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CONTRACTING FOR SUCCESS

February 27, 2017 | by Matt Warner

A few years ago, I was frustrated with a contractor’s failure to meet even the most basic terms of our agreement. I had not heard from him for an extended period despite sending emails to see what was happening. When we finally connected, we were both frustrated (I had stopped payment, which usually gets someone’s attention). As I explained my reasons, pointing out his failure to meet the terms of the agreement, he replied, “OK, well, frankly, I never even read that agreement.” I was floored.

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INVESTIGATORY POWERS ACT SUBJECTS UK TO DYSTOPIAN SURVEILLANCE AUTHORITY

January 9, 2017 | by Renate Samson

Intelligence agencies and police in the United Kingdom have been secretly using unauthorized techniques to eradicate what they defined as online “safe spaces,” where criminals, terrorists, and paedophiles are believed to hide. In 2015, the U.K. government proposed legislation to make these techniques lawful, and ultimately passed the Investigatory Powers Act in December. Beginning on Jan. 1, all U.K. citizens are now subject to monitoring by the state in ways usually considered the preserve of dystopian science fiction or undemocratic totalitarian regimes.

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INEQUALITY, LIBERTY, AND THE PURSUIT OF MOBILITY

December 6, 2016 | by Gonzalo Schwarz

For Christmas, our five-year-old son Sebastian wants a Hot Wheels Ultimate Garage. Our two-year-old daughter Arianna will also play with those cars, although we will continue to try to get her to like dolls. Despite these presents and all the presents in the years to come, however, my wife and I think the best present we ever could have given our two kids was to be born in the United States. This is one of the few countries in which you can tell your kids, “You can be anything you want,” where that assurance can actually come true. We believe that this country provides the greatest opportunities in the world, although both left and right agree that economic mobility here has stagnated. As we have taken a closer look at U.S. policies, it has become clear that some of the same structural limits to mobility that afflict Latin America could also be holding back the United States.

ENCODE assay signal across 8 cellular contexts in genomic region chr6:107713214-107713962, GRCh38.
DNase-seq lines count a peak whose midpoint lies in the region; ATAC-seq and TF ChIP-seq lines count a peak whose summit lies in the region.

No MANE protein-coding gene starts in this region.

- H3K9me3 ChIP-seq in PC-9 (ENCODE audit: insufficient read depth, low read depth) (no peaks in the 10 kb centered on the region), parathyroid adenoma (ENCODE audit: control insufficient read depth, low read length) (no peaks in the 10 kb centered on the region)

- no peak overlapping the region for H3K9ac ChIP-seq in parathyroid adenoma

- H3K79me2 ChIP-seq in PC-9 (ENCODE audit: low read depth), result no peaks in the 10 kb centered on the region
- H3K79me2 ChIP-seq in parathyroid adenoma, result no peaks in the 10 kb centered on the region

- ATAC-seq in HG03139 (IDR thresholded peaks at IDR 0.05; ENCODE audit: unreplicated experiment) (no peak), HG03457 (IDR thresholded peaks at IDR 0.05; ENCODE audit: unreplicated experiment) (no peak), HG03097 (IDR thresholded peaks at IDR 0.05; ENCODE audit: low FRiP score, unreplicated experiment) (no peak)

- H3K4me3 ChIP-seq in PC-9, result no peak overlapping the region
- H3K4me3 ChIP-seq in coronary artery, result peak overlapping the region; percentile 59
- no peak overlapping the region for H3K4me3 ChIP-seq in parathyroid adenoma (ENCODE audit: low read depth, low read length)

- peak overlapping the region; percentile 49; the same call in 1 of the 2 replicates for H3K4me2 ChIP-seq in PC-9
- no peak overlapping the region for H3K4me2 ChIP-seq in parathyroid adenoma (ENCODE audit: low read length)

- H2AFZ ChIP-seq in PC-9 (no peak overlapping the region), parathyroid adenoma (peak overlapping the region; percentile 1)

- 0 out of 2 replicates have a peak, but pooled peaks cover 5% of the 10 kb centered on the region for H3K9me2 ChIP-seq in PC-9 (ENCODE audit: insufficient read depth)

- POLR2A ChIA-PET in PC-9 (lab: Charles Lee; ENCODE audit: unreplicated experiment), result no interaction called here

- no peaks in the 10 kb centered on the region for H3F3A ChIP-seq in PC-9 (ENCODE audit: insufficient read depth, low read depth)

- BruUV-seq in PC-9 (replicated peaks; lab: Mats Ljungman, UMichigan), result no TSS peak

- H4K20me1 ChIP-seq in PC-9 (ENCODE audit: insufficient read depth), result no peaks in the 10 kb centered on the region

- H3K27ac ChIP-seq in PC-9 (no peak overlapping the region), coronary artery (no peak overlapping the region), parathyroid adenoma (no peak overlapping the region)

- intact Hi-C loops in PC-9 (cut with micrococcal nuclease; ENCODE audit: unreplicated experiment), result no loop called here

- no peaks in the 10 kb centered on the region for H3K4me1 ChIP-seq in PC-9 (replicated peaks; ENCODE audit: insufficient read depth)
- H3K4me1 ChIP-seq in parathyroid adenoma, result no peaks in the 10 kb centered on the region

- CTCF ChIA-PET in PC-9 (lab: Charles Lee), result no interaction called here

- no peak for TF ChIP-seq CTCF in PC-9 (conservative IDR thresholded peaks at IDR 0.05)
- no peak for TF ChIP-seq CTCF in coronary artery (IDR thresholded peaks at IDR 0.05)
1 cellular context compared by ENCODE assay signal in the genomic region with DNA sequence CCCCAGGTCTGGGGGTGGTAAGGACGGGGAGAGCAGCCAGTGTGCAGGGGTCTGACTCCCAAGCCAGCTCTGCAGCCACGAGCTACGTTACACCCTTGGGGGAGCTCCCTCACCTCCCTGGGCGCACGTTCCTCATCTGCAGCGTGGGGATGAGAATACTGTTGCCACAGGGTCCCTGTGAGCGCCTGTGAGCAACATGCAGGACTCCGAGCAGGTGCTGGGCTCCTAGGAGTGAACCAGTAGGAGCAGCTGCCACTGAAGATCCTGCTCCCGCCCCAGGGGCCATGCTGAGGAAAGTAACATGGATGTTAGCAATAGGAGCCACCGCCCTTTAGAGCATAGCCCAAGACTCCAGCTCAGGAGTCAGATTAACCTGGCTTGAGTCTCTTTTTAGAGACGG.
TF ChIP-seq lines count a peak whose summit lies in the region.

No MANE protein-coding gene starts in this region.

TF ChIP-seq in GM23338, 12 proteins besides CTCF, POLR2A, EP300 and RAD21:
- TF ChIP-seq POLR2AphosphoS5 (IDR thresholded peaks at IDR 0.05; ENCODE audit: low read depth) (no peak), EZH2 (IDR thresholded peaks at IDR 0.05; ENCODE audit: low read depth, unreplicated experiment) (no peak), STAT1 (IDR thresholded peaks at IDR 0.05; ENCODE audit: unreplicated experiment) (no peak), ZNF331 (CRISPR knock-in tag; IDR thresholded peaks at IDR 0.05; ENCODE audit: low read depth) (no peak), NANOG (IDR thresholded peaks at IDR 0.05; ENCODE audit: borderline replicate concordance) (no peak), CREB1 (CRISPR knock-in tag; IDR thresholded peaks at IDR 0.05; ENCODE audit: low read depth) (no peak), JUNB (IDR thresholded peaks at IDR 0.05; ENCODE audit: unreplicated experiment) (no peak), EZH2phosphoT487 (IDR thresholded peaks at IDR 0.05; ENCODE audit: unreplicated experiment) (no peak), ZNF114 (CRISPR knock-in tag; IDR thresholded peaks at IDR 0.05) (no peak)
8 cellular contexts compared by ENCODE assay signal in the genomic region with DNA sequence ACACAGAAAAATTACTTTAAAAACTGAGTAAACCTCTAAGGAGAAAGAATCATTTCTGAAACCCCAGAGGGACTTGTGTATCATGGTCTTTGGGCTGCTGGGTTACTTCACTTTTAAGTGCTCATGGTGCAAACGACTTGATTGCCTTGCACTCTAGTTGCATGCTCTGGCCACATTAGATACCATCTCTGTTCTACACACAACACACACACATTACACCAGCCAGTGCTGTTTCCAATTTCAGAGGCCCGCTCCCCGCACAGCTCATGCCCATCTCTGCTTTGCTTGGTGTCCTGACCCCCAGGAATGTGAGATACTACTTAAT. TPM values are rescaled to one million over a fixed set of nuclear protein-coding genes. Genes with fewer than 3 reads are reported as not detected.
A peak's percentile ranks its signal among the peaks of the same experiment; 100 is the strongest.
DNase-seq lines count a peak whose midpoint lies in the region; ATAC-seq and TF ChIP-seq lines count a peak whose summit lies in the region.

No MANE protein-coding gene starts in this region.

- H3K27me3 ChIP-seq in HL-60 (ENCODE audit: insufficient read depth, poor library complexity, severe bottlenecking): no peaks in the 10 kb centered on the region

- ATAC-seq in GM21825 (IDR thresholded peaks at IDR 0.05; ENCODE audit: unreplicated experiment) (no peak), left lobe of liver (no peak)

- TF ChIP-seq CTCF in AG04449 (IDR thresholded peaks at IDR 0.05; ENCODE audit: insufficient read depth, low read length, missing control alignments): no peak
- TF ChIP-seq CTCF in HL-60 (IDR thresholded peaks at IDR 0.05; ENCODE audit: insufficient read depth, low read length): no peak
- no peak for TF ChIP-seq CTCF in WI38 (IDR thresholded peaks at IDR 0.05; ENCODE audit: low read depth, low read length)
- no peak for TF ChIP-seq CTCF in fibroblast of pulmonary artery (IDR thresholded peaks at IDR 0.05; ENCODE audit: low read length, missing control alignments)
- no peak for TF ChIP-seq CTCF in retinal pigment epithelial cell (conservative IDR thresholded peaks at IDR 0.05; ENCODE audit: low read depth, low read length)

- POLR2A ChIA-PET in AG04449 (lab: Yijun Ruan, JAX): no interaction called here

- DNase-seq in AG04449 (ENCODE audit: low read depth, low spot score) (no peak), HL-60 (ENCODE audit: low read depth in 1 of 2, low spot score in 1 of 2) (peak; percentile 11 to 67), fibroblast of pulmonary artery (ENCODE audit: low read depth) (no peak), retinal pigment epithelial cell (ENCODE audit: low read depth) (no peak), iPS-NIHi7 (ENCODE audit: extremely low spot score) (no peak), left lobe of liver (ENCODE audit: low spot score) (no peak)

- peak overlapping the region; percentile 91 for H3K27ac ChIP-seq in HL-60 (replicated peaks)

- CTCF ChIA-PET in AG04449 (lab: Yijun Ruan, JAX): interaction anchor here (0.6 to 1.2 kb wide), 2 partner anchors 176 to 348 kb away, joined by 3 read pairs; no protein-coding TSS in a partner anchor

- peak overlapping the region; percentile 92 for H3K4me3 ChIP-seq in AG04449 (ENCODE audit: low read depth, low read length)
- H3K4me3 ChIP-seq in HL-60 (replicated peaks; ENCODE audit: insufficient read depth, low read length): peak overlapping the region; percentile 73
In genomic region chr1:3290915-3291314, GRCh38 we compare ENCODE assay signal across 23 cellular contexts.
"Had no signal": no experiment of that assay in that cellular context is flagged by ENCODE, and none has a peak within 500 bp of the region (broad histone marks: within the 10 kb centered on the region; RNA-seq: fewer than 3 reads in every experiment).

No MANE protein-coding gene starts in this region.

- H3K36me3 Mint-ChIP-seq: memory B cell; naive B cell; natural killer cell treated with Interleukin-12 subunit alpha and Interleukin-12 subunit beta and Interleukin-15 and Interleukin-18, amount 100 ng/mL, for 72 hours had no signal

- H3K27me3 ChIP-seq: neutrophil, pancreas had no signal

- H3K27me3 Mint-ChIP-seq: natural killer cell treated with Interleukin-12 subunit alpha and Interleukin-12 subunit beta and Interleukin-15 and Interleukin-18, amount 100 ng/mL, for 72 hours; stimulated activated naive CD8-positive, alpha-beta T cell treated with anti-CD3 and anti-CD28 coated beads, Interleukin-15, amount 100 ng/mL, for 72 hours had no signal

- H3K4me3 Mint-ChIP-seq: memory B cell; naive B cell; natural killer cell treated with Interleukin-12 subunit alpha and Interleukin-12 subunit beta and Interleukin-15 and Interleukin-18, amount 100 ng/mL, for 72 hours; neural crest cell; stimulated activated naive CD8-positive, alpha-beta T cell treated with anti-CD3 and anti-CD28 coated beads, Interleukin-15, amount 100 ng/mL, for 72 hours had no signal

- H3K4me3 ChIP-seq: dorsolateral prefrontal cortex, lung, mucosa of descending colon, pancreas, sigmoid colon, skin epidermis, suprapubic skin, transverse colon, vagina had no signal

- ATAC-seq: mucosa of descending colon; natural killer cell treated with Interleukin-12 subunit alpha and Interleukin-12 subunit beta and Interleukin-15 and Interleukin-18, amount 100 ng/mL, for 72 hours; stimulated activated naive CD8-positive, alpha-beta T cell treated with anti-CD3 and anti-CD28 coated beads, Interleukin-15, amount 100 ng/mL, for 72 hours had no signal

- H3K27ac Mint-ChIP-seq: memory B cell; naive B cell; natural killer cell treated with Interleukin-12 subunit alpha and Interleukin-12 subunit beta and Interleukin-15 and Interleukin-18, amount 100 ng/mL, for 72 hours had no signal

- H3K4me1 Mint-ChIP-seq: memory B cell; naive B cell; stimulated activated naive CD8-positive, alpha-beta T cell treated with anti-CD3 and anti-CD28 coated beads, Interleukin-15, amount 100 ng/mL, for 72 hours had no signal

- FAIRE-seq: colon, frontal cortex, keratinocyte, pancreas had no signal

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THE WORLD NEEDS MORE TAX HAVENS, NOT FEWER

October 31, 2016 | by Yamila Feccia

The size of a country’s tax burden plays a significant role in its economic development. This year, the release of the Panama Papers resulted in a widespread challenge of tax shelters, or tax havens, along with the practices of tax evasion and tax avoidance. In the midst of the turmoil, however, people forgot to consider the voracious fiscal climate that continues to escalate in Latin America. A case in point is Argentina, whose leaders still have not closed the fiscal gap they inherited from the previous government, despite having the highest tax rates in the world. In this context, in the absence of a plan to reduce regulations and with the presence of a “tax cartel,” what role does the market play in alleviating tax burdens?

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INSTITUTE FOR JUSTICE RETURNS TO CONNECTICUT TO DEFEAT EMINENT DOMAIN ABUSE

October 28, 2016 | by Renée Flaherty

More than a decade ago, the U.S. Supreme Court shocked the nation when it upheld the condemnation of an entire neighborhood in New London, Conn., for “economic development.” This infamous instance of eminent domain abuse sparked a nationwide backlash: 44 states reformed their laws to provide greater protection for property owners, and nine state supreme courts made it more difficult for the government to abuse eminent domain. A decade after Kelo v. New London, however, cities and development agencies are trying to regain some of the power that they lost.

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THE PROSPERITY STATES INITIATIVE: A POLICY LESSON FROM ‘WHEN HARRY MET SALLY’

October 25, 2016 | by Nick Dranias

According to various reports recently published by the Cato Institute, the Fraser Institute in Canada, the Legatum Institute in London, the Liberal Institute in Switzerland, and the Heritage Foundation, the United States clearly no longer ranks among the top 10 freest countries in the world. At best, we are among the top 20, although some rankings show us slipping even lower. Hidden behind this bad news is the fact that the decline in the U.S. freedom ranking has not been stopped by the increasing numbers of center-right think tanks working diligently on incremental reforms. Instead, the trend of decline appears to have accelerated since the 1980s.

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PERSONAL REFLECTIONS ON FEAR AND FREEDOM

September 15, 2016 | by Dr. Tom G. Palmer

People raised in different circumstances often show different attitudes toward potential dangers. If you’ve never been near the water or learned how to swim, lakes, rivers, and oceans probably seem quite terrifying. Those who can swim generally see rivers, lakes, and oceans differently. Such different experiences may lead to different policies regarding access to water. We can forbid people to go near the water, or we can help people to acquire the habits of self-control that reduce the very real dangers posed by bodies of water — and swimming is all about self-control, rather than merely thrashing about.